A key metric in a trucking giant's financial statements shows that surging demand amid coronavirus doesn't mean increased profit for truckers

  • The trucking industry was poised to rake in cash as the coronavirus spurred customers to panic buy.
  • But the earnings of industry bellwether J.B. Hunt shows that more revenue hasn't translated to more profits.
  • The split in revenue and profits points to a common problem in the freight world -- more customers and more boxes to move doesn't necessarily translate to more money.
  • The chaotic effect the coronavirus had on supply chains is further dragging down profits. 
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In recent weeks, the coronavirus has upended America's £800 billion trucking industry. Typical manufacturing supply chains have all but dried up, while the pressure to move more retail and medical goods have heated up.

In March 2020, overall trucking volumes jumped by 32% compared to the same month last year, according to freight data and media company FreightWaves. The demand forced the federal government to lift a safety law that dictates how many hours a truck driver can work for the first time ever. That volatility has manifested in the earnings of Lowell, Arkansas-based J.B.

Hunt. In the first quarter of 2020, which spanned from January to March, J.B. Hunt's revenue rose by 9.2% compared to the first quarter of 2019.

But, over that same period, operating income fell by 7.8%. J.B. Hunt is the No.

4 largest trucking company in the US, with 20,835 drivers. The company did not immediately respond to Business Insider's request for a comment.  As The Wall Street Journal's Jennifer Smith reported last month, the trucking industry has had to reorganize so much of its freight flows as a result of the coronavirus that the boom in business doesn't necessarily mean truckers will make bank from it.

Margins in the industry were already notoriously low because of tremendous competition among some 206,000 companies. The upheaval in freight flows drove DAT analyst Peggy Dorf to call the coronavirus pandemic "the mother of all supply chain disruptions" in a blog last month.

Virus aside, more freight doesn't always mean more cash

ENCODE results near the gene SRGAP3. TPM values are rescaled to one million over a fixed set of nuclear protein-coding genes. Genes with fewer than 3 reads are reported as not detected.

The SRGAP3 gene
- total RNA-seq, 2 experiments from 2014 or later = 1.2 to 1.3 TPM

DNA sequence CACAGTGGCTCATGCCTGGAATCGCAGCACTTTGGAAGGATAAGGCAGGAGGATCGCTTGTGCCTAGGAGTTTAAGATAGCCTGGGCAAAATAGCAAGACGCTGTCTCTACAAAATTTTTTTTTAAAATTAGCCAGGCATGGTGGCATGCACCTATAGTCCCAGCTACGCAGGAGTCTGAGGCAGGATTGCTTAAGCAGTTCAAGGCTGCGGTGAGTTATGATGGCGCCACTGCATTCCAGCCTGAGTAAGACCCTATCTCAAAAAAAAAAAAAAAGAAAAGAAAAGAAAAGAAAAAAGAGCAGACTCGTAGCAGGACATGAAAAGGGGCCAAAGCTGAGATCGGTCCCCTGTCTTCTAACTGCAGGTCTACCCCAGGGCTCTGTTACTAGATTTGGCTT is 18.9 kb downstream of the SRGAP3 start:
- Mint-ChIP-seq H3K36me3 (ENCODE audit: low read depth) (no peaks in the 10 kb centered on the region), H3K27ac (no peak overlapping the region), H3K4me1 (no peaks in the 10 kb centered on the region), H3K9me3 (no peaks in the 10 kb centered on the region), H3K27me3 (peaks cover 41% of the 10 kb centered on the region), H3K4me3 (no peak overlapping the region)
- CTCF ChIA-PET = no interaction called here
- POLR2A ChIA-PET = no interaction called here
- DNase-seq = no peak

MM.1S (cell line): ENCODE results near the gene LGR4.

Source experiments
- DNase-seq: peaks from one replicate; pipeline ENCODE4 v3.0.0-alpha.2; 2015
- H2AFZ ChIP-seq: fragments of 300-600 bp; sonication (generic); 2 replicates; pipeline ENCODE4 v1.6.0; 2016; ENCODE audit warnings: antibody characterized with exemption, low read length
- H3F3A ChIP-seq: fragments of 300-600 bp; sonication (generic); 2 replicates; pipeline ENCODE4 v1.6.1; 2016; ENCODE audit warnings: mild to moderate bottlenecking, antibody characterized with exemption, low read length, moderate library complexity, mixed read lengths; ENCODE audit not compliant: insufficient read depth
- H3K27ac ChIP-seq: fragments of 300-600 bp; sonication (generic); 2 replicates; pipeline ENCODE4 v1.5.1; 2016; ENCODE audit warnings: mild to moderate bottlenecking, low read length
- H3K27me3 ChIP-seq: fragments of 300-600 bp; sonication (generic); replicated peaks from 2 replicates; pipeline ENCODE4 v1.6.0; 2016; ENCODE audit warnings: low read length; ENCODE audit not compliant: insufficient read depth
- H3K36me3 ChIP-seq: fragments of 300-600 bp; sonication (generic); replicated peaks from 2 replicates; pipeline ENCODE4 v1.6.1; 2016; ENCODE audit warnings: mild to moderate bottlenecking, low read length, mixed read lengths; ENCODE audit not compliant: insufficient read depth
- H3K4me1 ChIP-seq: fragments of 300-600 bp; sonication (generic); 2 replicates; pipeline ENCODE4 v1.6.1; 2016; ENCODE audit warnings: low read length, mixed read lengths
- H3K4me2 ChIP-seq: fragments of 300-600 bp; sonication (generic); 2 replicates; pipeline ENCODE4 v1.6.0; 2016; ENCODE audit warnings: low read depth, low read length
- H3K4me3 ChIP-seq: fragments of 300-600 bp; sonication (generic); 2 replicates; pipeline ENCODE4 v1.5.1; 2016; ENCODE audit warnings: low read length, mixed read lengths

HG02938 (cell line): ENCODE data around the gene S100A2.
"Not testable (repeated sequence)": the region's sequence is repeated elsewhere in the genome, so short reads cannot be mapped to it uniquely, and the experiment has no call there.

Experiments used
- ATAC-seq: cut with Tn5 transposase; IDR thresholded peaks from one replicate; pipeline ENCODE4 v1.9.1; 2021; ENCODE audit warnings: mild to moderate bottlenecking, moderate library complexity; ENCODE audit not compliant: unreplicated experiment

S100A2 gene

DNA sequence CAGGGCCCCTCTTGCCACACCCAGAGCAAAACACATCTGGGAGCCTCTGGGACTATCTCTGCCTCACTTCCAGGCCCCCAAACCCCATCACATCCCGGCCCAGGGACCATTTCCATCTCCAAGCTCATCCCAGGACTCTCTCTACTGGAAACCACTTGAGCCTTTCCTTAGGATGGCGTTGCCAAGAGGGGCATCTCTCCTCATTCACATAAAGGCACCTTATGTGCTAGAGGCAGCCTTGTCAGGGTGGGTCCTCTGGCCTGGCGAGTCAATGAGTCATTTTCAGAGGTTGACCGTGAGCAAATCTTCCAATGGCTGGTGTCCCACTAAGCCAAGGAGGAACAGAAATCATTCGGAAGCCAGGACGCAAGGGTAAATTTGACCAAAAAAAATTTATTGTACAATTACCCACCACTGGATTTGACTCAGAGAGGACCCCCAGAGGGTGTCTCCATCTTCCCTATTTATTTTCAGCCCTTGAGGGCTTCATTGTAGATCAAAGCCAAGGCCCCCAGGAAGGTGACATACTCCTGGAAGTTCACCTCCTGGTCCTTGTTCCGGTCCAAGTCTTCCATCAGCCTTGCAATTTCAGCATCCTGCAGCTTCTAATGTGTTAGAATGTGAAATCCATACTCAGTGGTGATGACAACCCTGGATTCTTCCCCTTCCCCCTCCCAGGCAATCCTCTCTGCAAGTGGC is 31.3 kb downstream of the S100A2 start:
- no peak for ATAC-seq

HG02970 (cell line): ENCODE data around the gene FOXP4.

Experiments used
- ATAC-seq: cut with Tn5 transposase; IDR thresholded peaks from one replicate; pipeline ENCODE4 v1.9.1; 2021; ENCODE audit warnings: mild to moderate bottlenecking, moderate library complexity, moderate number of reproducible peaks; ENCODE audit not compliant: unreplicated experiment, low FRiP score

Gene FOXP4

The dip was most marked in final mile services, a division that's angled at capitalizing on consumers' fervor to buy big things like mattresses, washing machines, and exercise equipment online. J.B.

Hunt saw a 39% boost in revenues in its final-mile sector, but ultimately lost £3.3 million on the £153 million business. J.B. Hunt has invested significantly in recent years into its final-mile network, which accounted for 7% of its overall revenue last quarter.

Intermodal and dedicated trucking services remain J.B. Hunt's largest business. The split in revenue and profits points to a common problem in the freight world -- more customers and more boxes to move doesn't necessarily translate to more money.

Parcel giant FedEx fell victim to the trap last year, though the company has shifted away from moving e-commerce packages for Amazon (notorious for high volume and low margins) to curating its own group of online retailers, like Walmart.  And then there are the trucking companies that mostly work in the manufacturing space, which has essentially vanished as factories close. While big players like J.B.

Hunt are nimble enough to compensate for the shuttering of such factories, small companies are set to bleed out or go bankrupt.  J.B. Hunt announced earnings after market close on April 14. The company is the typically the first among US truckers to announce earnings every quarter.

Because of that, and its status in the industry as one of the best-run trucking companies, J.B.

Hunt is seen as an industry bellwether.

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